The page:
# 6.2: Graphs

- Page ID
- 34205

## Drawing Graphs

Here is a portion of a housing development from Missoula, Montana[1]. As part of her job, the development’s lawn inspector has to walk down every street in the development making sure homeowners’ landscaping conforms to the community requirements.

**Solution**

Naturally, she wants to minimize the amount of walking she has to do. Is it possible for her to walk down every street in this development without having to do any backtracking? While you might be able to answer that question just by looking at the picture for a while, it would be ideal to be able to answer the question for any picture regardless of its complexity.

To do that, we first need to simplify the picture into a form that is easier to work with. We can do that by drawing a simple line for each street. Where streets intersect, we will place a dot.

This type of simplified picture is called a **graph**.

A **graph** consists of a set of dots, called **vertices**, and a set of **edges** connecting pairs of vertices.

While we drew our original graph to correspond with the picture we had, there is nothing particularly important about the layout when we analyze a graph. Both of the graphs below are equivalent to the one drawn above since they show the same edge connections between the same vertices as the original graph.

You probably already noticed that we are using the term* graph* differently than you may have used the term in the past to describe the graph of a mathematical function.

Back in the 18^{th} century in the Prussian city of Königsberg, a river ran through the city and seven bridges crossed the forks of the river. The river and the bridges are highlighted in the picture to the right[2].

As a weekend amusement, townsfolk would see if they could find a route that would take them across every bridge once and return them to where they started.

**Solution**

Leonard Euler (pronounced OY-lur), one of the most prolific mathematicians ever, looked at this problem in 1735, laying the foundation for graph theory as a field in mathematics. To analyze this problem, Euler introduced edges representing the bridges:

Since the size of each land mass it is not relevant to the question of bridge crossings, each can be shrunk down to a vertex representing the location:

Notice that in this graph there are *two* edges connecting the north bank and island, corresponding to the two bridges in the original drawing. Depending upon the interpretation of edges and vertices appropriate to a scenario, it is entirely possible and reasonable to have more than one edge connecting two vertices.

While we haven’t answered the actual question yet of whether or not there is a route which crosses every bridge once and returns to the starting location, the graph provides the foundation for exploring this question.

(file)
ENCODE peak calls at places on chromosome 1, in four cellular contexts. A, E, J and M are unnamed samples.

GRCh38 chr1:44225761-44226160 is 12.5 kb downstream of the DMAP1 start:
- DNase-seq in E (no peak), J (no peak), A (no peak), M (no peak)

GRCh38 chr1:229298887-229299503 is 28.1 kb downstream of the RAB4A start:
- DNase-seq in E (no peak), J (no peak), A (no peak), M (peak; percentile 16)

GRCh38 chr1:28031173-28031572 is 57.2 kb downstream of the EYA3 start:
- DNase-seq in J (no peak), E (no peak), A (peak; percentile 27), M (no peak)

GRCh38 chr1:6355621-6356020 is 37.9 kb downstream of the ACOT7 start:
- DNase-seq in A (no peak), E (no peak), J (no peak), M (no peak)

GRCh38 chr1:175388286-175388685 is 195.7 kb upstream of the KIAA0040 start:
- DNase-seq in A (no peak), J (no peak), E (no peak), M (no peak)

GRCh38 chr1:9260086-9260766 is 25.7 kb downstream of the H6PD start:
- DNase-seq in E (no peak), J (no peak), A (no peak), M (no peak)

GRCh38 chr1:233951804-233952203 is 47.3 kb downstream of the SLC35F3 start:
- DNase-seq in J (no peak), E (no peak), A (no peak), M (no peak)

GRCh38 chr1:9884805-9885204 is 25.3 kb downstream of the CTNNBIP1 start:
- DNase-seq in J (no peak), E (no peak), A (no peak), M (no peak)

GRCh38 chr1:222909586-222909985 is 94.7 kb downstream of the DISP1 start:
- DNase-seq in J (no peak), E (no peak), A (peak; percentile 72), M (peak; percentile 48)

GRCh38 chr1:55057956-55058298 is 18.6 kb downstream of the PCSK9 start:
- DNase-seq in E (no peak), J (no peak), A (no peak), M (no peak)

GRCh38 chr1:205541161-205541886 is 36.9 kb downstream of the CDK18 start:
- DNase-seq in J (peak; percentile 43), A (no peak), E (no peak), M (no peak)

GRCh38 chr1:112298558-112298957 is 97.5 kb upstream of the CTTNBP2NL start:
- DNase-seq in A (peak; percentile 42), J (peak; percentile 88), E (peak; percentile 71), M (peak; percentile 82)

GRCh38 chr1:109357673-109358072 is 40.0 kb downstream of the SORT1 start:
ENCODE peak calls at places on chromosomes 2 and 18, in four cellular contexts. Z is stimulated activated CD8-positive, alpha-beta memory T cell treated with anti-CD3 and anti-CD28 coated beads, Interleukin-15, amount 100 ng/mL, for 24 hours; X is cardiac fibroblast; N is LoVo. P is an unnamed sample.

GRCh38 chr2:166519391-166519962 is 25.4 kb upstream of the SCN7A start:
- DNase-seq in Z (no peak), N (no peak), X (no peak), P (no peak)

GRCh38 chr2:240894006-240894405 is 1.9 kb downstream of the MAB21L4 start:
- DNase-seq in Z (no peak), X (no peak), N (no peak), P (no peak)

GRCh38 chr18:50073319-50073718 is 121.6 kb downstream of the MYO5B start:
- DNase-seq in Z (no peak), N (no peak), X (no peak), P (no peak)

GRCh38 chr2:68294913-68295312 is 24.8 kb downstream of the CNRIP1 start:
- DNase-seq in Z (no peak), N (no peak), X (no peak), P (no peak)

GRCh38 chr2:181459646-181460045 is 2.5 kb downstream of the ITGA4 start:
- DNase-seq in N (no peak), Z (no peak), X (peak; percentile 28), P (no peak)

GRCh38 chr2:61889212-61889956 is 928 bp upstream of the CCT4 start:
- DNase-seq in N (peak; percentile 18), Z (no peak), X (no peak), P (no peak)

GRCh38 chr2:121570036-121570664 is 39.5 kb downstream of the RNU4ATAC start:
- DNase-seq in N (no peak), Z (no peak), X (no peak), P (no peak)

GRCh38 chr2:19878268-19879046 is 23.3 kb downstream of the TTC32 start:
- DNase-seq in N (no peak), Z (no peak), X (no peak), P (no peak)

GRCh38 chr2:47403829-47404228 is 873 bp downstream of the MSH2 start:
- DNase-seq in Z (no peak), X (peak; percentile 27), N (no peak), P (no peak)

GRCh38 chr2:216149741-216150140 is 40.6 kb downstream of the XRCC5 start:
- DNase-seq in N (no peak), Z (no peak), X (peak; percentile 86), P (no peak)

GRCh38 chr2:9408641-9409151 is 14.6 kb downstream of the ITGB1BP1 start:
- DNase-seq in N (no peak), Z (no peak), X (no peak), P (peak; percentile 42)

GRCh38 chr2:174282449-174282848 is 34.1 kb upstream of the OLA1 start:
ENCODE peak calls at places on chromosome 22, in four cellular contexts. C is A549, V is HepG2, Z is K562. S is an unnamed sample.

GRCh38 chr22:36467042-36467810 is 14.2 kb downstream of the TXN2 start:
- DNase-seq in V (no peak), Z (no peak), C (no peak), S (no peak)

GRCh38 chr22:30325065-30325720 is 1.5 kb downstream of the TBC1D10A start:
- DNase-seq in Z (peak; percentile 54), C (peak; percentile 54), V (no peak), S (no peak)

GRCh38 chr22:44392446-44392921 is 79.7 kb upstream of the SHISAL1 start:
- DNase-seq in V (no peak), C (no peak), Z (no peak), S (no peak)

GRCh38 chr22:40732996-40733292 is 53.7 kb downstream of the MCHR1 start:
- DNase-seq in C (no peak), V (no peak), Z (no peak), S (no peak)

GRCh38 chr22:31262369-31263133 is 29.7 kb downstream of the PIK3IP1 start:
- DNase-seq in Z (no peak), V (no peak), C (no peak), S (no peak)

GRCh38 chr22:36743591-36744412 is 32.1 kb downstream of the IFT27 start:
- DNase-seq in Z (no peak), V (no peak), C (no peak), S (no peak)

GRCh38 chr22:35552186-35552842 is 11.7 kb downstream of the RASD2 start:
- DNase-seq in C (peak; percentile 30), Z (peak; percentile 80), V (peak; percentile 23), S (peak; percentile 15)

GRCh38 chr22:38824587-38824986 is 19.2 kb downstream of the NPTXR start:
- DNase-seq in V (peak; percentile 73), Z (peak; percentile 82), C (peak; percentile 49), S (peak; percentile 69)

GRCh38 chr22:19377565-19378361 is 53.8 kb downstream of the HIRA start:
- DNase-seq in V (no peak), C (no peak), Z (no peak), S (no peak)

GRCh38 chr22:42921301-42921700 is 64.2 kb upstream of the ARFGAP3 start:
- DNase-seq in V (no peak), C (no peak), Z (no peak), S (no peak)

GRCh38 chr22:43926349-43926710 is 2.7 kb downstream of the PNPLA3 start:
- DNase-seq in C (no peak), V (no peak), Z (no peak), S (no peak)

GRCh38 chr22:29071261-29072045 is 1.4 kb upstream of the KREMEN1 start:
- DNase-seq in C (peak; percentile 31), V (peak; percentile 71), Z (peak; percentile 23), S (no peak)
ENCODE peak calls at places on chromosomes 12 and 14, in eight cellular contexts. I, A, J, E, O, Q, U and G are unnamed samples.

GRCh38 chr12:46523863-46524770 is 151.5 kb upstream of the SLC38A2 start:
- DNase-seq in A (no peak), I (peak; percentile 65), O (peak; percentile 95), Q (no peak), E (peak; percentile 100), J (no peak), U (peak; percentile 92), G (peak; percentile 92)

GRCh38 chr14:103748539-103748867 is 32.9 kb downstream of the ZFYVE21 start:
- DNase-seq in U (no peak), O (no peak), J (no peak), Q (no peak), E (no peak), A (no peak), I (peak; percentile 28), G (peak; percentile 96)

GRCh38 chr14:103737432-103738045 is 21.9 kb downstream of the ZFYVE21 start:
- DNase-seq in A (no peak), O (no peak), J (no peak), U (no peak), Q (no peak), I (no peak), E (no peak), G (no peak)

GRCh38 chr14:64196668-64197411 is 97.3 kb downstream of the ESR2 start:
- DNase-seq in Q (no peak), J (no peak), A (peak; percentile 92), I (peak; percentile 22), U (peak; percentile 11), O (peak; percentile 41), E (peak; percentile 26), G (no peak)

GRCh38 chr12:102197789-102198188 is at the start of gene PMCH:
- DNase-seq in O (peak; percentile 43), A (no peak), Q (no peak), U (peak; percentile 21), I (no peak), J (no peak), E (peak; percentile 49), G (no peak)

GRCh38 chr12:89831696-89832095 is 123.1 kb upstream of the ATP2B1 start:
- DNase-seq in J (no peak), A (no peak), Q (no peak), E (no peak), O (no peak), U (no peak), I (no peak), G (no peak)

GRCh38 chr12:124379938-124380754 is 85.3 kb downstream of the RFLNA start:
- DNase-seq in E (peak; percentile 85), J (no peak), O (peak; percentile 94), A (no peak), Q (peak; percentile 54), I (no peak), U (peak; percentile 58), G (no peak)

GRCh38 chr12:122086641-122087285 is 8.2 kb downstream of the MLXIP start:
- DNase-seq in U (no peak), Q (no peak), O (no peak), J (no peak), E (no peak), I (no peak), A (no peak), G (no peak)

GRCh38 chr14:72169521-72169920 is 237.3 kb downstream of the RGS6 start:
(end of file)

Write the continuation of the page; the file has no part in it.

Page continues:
## Definitions

While we loosely defined some terminology earlier, we now will try to be more specific.

A vertex is a dot in the graph that could represent an intersection of streets, a land mass, or a general location, like “work” or “school”. Vertices are often connected by edges. Note that vertices only occur when a dot is explicitly placed, not whenever two edges cross. Imagine a freeway overpass – the freeway and side street cross, but it is not possible to change from the side street to the freeway at that point, so there is no intersection and no vertex would be placed.

Edges connect pairs of vertices. An edge can represent a physical connection between locations, like a street, or simply that a route connecting the two locations exists, like an airline flight.

A loop is a special type of edge that connects a vertex to itself. Loops are not used much in street network graphs.

The degree of a vertex is the number of edges meeting at that vertex. It is possible for a vertex to have a degree of zero or larger.

A path is a sequence of vertices using the edges. Usually we are interested in a path between two vertices. For example, a path from vertex A to vertex M is shown below. It is one of many possible paths in this graph.

A circuit is a path that begins and ends at the same vertex. A circuit starting and ending at vertex A is shown below.

A graph is connected if there is a path from any vertex to any other vertex. Every graph drawn so far has been connected. The graph below is **disconnected**; there is no way to get from the vertices on the left to the vertices on the right.

Depending upon the problem being solved, sometimes weights are assigned to the edges. The weights could represent the distance between two locations, the travel time, or the travel cost. It is important to note that the distance between vertices in a graph does not necessarily correspond to the weight of an edge.

The graph below shows 5 cities. The weights on the edges represent the airfare for a one-way flight between the cities.

- How many vertices and edges does the graph have?
- Is the graph connected?
- What is the degree of the vertex representing LA?
- If you fly from Seattle to Dallas to Atlanta, is that a path or a circuit?
- If you fly from LA to Chicago to Dallas to LA, is that a path or a circuit?

**Answer**-
a. 5 vertices, 10 edges

b. Yes, it is connected

c. The vertex is degree 4

d. A path

e. A circuit

[1] Sam Beebe. http://www.flickr.com/photos/sbeebe/2850476641/, CC-BY

[2] Bogdan Giuşcă. http://en.Wikipedia.org/wiki/File:Ko...rg_bridges.png